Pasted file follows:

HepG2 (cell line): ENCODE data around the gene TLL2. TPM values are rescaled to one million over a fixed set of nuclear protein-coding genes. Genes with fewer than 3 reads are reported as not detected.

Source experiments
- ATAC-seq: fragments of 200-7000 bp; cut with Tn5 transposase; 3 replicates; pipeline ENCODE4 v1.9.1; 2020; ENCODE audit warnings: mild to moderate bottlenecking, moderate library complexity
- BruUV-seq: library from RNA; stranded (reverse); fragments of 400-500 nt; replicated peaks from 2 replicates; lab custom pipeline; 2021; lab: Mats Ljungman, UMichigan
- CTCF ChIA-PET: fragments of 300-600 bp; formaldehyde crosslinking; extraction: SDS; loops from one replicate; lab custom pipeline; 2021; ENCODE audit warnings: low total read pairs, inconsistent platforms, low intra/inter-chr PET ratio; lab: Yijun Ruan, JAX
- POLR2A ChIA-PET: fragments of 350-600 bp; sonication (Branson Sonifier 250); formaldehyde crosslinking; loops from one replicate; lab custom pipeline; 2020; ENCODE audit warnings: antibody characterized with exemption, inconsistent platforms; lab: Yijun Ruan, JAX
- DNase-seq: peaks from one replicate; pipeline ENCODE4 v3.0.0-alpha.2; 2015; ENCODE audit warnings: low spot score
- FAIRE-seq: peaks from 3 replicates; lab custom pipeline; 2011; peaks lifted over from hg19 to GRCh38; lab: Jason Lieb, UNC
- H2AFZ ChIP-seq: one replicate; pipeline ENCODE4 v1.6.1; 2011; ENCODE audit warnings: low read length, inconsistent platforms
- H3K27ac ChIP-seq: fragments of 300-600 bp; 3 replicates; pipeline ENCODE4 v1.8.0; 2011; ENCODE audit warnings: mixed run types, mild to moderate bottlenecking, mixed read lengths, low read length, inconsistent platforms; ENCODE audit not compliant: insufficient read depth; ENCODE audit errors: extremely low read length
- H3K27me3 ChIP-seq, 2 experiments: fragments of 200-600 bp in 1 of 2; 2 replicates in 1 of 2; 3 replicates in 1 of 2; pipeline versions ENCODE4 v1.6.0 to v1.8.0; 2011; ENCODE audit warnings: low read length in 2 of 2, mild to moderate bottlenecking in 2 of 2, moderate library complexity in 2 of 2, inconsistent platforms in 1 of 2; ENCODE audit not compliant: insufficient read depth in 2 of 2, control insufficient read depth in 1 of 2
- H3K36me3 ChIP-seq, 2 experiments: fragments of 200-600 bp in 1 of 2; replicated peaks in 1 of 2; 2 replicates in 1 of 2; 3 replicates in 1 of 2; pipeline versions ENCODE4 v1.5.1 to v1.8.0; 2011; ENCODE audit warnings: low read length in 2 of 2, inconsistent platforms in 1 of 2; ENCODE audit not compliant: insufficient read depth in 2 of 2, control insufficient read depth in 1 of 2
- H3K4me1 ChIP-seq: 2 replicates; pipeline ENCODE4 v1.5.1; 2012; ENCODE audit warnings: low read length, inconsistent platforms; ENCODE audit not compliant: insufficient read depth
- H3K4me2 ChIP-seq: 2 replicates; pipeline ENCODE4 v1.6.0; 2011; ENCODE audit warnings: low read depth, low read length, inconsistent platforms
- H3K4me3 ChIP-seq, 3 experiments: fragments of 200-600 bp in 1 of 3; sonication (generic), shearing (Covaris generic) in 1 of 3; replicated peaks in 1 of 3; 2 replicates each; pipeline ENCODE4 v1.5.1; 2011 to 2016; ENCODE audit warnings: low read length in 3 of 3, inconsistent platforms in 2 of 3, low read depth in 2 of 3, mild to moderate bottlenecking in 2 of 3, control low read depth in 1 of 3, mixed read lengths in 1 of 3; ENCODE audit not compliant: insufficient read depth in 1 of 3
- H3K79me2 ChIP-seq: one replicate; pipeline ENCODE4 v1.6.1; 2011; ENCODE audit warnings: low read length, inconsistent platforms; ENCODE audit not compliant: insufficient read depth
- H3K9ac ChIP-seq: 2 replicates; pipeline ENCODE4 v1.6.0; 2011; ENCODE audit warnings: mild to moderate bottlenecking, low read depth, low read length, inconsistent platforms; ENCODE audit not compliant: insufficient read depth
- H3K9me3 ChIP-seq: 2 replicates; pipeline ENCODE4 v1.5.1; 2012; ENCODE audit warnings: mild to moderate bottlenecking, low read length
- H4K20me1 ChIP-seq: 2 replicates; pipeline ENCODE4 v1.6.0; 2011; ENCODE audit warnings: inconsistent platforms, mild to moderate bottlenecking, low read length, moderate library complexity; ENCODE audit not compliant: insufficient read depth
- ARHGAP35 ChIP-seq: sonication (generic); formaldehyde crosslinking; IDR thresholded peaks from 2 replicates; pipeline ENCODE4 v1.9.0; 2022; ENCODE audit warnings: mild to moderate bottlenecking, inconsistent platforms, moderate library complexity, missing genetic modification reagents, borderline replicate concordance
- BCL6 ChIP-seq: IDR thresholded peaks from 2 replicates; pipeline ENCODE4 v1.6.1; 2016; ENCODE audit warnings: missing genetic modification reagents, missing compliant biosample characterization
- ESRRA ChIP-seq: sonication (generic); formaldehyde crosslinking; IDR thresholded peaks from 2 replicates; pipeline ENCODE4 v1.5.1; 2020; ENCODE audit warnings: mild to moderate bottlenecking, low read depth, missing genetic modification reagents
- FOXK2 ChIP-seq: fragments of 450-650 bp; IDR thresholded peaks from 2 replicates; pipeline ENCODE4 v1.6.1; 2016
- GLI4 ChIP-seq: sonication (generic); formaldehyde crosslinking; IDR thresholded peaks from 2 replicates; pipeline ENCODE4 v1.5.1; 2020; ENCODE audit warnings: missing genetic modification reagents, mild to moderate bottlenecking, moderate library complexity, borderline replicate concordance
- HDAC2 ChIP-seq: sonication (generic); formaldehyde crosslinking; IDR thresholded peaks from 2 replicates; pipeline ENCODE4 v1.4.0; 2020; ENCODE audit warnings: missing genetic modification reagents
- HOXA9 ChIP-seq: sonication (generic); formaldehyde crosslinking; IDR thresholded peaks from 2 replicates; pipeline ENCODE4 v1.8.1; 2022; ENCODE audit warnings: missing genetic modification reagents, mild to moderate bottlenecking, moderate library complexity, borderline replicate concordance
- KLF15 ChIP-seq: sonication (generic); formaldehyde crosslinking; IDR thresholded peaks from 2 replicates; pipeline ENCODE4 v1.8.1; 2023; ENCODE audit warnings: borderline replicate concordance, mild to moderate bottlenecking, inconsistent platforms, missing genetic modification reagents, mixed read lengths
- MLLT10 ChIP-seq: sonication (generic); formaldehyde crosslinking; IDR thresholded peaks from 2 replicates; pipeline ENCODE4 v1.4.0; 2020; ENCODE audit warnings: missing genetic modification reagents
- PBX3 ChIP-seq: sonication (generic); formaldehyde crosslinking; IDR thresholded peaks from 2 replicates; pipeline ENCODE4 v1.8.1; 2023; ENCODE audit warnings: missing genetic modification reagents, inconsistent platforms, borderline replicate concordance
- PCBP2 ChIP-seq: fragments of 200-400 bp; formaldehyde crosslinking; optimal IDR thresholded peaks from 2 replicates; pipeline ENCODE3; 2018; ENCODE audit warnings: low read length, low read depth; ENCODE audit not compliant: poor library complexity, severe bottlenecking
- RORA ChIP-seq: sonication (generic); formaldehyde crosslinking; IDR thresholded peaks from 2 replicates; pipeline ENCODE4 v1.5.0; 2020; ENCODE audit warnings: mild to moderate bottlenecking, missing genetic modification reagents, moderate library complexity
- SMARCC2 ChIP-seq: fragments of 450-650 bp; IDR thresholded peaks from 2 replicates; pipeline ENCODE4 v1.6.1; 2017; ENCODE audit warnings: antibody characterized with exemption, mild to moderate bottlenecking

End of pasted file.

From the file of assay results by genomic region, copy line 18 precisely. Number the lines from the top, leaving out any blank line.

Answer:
- H3K9me3 ChIP-seq: 2 replicates; pipeline ENCODE4 v1.5.1; 2012; ENCODE audit warnings: mild to moderate bottlenecking, low read length